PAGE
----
At Least the Riverbanks are Cleaner

Was out Saturday morning on the Fox River and fished for about 4 hours.

Saw one other angler in those few hours and he was on the other side of the river, fly fishing.

I heard the obligatory epithets from him when he missed a hook up.

That was it, one angler, on a day that in the past would have the river and it's shores crawling with fishermen.

For me, that's a good thing. I like my solitude. I need that time in my head with no distractions.

I first noticed the dwindling numbers of fishermen about 4 years ago. Things haven't improved. Paths to once popular shoreline spots are practically gone.

What I have noticed is that with the absence of anglers, the riverbanks are much cleaner. I see far less garbage now than in years past.

I mentioned this to my wife this morning while we were out sipping our first cups of coffee.

"Fishermen are pigs," she said, "that will never change."

This from a woman that comes from a fishing and hunting family, but does neither herself. She's also hung out around the Fox River her whole life, that's where she grew up. She may be right.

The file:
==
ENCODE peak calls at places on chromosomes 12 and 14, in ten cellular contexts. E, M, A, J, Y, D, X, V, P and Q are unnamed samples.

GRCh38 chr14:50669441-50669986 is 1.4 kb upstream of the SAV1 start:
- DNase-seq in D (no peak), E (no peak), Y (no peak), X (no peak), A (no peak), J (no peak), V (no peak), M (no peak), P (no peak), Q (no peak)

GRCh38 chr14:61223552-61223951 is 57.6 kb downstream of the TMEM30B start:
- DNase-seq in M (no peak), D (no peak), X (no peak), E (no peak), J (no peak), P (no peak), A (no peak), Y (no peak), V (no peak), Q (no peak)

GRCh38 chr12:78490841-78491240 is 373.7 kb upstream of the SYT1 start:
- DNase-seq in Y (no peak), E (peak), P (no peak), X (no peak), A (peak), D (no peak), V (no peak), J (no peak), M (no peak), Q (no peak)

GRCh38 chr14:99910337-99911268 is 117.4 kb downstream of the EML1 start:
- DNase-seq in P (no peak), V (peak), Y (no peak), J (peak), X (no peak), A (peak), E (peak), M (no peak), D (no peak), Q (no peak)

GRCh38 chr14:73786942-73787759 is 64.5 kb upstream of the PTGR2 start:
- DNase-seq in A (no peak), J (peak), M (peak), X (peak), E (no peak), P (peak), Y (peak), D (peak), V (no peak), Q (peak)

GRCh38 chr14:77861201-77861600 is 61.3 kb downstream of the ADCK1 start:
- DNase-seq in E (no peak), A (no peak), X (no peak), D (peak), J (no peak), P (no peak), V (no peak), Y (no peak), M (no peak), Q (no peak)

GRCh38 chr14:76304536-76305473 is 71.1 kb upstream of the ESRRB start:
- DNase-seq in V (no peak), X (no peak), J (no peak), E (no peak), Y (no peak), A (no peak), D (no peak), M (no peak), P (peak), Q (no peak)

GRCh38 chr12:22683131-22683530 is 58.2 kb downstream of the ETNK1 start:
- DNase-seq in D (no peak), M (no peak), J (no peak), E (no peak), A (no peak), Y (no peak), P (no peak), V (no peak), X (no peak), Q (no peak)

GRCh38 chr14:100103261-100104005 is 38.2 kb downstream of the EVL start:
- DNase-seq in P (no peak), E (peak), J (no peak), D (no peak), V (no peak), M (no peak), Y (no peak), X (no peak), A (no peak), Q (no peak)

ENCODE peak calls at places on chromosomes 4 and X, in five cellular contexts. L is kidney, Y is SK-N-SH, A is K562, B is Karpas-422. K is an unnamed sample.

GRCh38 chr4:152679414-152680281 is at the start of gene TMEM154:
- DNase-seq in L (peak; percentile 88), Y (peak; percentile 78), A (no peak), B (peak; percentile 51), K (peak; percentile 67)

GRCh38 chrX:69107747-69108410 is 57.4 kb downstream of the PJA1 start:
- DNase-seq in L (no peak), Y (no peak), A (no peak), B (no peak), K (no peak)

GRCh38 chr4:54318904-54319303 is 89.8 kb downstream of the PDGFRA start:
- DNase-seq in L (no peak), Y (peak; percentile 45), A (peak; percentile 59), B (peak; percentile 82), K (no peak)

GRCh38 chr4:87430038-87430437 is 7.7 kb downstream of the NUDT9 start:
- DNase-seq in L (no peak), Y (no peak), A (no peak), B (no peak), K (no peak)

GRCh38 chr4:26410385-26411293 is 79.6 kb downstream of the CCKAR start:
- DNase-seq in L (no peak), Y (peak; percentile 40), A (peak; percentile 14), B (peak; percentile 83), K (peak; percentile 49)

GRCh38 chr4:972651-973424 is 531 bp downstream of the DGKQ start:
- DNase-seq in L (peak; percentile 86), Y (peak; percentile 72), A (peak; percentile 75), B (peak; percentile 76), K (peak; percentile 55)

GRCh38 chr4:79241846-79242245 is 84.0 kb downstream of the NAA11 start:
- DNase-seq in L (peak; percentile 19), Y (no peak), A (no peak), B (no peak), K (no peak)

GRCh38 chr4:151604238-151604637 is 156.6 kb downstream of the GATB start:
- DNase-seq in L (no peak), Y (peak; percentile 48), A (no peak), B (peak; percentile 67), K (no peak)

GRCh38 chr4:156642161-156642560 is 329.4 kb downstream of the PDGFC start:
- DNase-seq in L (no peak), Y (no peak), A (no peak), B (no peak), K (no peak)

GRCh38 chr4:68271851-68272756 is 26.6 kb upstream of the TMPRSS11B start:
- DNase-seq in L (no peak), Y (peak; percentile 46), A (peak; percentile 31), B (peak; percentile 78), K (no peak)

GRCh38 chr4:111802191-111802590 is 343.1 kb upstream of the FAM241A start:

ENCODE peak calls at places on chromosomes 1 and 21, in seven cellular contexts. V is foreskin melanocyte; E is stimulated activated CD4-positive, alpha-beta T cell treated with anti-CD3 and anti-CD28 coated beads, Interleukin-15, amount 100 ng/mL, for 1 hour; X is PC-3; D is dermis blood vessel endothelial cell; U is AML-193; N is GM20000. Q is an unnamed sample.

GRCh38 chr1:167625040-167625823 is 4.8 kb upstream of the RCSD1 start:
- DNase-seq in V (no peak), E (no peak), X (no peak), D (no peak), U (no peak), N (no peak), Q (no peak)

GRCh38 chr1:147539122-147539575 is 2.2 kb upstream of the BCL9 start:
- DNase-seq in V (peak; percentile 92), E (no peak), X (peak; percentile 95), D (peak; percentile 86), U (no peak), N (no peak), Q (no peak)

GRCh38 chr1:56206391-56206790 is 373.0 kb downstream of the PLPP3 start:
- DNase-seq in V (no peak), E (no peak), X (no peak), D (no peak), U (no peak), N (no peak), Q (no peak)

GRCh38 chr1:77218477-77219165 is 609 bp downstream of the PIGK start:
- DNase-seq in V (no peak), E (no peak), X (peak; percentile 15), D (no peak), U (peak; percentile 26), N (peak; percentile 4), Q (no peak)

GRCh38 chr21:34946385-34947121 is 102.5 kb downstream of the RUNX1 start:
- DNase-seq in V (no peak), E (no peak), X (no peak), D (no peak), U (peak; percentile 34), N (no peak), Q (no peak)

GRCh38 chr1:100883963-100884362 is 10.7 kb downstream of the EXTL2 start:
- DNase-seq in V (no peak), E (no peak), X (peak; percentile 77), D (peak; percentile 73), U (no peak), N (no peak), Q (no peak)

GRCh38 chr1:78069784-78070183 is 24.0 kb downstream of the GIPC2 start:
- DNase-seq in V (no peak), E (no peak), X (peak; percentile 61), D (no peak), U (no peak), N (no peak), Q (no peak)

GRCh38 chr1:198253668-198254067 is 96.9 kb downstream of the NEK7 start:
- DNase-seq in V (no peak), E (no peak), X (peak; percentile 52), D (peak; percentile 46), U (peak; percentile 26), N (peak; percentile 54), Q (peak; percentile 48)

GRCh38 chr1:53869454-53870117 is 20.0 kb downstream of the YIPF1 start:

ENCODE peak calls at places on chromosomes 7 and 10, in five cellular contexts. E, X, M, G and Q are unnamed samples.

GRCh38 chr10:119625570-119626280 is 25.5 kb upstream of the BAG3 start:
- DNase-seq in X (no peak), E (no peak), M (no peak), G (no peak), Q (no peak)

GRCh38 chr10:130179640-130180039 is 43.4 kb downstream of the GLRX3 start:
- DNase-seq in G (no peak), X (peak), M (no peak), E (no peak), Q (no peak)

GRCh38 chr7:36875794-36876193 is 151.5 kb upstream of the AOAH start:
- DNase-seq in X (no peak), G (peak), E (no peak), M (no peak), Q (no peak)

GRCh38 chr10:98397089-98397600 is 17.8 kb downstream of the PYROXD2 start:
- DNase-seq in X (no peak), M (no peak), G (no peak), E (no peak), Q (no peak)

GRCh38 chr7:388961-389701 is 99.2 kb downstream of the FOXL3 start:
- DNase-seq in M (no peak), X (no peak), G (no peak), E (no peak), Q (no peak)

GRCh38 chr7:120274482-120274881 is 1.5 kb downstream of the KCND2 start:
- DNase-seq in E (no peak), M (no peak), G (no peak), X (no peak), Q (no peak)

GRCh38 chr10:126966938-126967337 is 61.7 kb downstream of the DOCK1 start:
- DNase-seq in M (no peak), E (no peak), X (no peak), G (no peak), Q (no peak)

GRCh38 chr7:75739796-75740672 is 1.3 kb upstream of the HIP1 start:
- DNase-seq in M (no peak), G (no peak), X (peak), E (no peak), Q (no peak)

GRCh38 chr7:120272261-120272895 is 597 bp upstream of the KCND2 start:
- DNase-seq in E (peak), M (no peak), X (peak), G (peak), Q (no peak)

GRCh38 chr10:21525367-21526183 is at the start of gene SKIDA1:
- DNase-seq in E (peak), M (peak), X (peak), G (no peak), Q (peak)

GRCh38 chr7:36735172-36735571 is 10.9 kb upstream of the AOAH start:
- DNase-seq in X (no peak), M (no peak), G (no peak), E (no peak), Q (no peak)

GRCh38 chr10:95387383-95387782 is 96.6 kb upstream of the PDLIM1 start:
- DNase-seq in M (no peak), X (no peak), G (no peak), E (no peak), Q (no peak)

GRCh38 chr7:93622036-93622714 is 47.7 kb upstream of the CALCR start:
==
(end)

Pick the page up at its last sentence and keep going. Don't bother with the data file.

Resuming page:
It's disheartening to have to admit that in order to reduce the amount of garbage on the riverbanks, the fishermen have to go away.

Twelve years ago I had the head of a Park District along the Fox River tell me that fishermen were part of the problem when it came to river issues. I set out to prove him wrong. I had the opportunity to talk to him last year about all things Fox River and reminded him of that conversation. He no longer feels that way. He had the opportunity to meet and work with a couple of fishing groups that I sent his way and he completely changed his opinion.

I didn't mention my change of opinion. Maybe someone will someday prove me wrong.

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